(Reuters) – SecondMarket Inc, a leading player in the market for private company stock, is trying to get a piece of the initial public offering of Groupon Inc, according to an email obtained by Reuters on Monday.
SecondMarket Senior Vice President Jeff Thomas emailed potential investors on Friday who previously traded through the firm to see if they were interested in buying Groupon shares in the IPO.
SecondMarket will be working with Morgan Stanley, one of the top underwriters on the Groupon IPO, as a member of the selling group for the offering, the email said.
SecondMarket declined to comment, while Morgan Stanley and Groupon did not respond to requests for a comment.
SecondMarket, started by Chief Executive Barry Silbert, is an online platform that brings together buyers and sellers of illiquid assets including stock of private companies.
SecondMarket has thrived by helping private companies sell stock without having to go public. The transactions often help former and current employees sell equity, while letting investors buy into private companies before an IPO.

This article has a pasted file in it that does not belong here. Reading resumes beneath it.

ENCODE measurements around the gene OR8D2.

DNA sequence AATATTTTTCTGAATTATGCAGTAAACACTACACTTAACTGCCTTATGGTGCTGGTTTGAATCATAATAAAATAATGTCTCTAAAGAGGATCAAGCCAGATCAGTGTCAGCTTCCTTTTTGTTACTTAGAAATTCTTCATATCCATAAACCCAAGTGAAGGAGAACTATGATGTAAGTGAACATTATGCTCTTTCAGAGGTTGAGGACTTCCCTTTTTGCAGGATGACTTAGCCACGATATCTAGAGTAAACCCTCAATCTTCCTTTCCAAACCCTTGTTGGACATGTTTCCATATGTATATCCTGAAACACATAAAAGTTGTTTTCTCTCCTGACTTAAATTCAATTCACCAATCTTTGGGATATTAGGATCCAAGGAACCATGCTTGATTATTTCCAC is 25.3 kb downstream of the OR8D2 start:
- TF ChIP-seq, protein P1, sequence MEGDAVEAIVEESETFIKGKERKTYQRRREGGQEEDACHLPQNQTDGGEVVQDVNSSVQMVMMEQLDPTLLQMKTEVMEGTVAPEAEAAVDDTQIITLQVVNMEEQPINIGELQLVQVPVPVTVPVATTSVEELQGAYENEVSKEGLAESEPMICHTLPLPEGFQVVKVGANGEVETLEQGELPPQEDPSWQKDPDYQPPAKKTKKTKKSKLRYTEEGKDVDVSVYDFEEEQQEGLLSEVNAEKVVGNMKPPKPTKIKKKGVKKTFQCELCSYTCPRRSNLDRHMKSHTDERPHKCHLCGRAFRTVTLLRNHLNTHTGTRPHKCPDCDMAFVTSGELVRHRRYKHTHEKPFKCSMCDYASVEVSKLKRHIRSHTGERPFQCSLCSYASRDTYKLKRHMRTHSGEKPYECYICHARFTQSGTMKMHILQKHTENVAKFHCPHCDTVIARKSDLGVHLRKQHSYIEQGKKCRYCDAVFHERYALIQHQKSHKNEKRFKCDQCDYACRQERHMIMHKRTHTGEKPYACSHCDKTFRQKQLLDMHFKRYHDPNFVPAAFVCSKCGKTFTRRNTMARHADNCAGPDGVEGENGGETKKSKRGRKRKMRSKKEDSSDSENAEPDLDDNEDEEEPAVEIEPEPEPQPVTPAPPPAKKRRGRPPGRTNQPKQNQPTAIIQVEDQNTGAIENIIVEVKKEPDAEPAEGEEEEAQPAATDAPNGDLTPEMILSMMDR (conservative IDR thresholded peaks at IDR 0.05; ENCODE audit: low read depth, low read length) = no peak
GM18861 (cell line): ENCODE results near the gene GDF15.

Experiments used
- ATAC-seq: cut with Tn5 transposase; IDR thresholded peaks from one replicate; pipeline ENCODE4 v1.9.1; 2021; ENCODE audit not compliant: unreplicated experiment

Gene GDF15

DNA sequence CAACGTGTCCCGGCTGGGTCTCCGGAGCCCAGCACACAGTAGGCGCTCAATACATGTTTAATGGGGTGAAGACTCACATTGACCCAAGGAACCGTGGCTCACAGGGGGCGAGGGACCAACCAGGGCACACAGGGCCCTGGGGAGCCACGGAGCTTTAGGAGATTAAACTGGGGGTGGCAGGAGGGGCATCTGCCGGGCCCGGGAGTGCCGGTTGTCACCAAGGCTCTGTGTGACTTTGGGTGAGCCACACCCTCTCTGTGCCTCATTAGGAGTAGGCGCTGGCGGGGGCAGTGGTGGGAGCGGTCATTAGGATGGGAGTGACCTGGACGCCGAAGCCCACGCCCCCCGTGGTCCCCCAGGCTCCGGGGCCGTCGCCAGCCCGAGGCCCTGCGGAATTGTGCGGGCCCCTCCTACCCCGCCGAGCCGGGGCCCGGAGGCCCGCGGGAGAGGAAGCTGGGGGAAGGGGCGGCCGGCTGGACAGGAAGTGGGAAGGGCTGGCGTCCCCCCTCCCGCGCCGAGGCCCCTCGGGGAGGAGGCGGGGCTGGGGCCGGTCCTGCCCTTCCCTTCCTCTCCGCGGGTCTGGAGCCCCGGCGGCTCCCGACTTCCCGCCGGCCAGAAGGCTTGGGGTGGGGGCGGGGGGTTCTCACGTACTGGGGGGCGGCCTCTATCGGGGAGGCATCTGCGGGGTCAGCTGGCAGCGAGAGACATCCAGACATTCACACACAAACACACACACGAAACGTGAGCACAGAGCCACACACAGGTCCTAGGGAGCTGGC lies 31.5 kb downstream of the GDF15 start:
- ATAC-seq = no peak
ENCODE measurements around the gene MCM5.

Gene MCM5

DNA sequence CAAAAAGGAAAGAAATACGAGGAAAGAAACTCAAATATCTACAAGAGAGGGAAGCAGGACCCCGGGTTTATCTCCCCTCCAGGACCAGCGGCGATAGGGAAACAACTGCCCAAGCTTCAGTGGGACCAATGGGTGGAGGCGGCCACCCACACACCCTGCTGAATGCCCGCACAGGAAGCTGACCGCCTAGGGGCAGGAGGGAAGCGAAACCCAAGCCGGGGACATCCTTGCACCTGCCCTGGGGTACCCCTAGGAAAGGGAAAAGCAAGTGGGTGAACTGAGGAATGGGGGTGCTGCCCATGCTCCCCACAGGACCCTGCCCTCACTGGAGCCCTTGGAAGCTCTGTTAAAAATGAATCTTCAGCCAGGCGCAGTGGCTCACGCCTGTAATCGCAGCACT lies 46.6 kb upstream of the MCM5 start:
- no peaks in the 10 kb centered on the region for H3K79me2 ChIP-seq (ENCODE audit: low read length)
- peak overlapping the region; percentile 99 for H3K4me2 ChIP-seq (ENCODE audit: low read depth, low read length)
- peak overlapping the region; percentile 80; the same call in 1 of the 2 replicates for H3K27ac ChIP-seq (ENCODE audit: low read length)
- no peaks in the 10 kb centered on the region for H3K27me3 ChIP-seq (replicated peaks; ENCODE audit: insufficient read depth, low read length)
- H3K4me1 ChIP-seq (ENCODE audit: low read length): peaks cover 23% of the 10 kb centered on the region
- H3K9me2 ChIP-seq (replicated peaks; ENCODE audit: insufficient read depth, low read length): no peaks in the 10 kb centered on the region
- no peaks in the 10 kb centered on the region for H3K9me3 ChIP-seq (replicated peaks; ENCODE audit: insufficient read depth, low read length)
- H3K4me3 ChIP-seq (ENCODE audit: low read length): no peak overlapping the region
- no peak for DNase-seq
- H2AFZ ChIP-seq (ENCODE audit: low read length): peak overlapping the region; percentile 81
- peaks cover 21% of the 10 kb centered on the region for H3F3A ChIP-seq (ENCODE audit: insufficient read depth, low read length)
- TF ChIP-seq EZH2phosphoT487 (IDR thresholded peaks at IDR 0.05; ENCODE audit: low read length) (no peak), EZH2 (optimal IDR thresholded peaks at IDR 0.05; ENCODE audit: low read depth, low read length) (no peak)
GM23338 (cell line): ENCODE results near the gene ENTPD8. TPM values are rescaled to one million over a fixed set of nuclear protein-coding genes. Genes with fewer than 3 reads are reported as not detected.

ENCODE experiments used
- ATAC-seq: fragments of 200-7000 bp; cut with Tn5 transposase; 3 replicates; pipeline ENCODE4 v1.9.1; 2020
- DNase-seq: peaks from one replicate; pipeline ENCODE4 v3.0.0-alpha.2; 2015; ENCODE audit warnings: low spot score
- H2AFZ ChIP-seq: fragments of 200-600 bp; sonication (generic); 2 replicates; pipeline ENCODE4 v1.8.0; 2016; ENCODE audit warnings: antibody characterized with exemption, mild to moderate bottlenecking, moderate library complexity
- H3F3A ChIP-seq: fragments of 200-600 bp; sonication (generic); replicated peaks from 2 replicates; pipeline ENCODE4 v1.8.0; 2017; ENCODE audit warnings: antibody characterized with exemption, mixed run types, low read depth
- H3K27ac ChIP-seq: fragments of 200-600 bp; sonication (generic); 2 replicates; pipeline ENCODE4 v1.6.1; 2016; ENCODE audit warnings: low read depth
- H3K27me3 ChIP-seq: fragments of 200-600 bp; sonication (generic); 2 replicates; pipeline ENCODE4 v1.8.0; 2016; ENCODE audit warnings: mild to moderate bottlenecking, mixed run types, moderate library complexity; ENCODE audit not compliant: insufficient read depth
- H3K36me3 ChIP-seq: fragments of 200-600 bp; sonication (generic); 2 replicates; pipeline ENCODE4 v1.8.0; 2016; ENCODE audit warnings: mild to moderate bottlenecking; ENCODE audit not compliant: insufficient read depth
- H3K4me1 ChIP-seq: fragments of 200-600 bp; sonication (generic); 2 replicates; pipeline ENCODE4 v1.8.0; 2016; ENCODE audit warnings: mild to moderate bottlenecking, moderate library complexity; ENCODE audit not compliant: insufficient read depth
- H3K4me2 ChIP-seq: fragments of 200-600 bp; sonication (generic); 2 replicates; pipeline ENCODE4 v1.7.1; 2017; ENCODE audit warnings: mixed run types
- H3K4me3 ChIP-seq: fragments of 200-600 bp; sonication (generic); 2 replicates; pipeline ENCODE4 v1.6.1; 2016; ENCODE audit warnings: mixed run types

SecondMarket often presents itself as an alternative or competitor to traditional Wall Street investment banks. In an interview with the Wall Street Journal on Saturday titled “So Who Needs Wall Street?” Silbert said SecondMarket aims to “essentially disintermediate anyone on Wall Street that does not add value.”
Participating in Groupon’s IPO may be a departure from SecondMarket’s original approach.
Thomas’ Friday email said potential investors in the offering would be asked to complete a “suitability questionnaire” and to speak to one of SecondMarket’s market specialists.
Potential investors would also have to fill out an “indication of interest” questionnaire, telling SecondMarket how many Groupon shares they would like to buy in the IPO, according to the email.
“At this time, we do not have information regarding the allocation of securities to SecondMarket, and cannot provide any assurance that even if we were to determine that an IPO is an appropriate investment for you, you would be allocated securities,” Thomas wrote in the email.
SecondMarket also warned in the email that an IPO is “risky and speculative” and may not be appropriate for many investors.
(Reporting by Alistair Barr; Editing by Tim Dobbyn)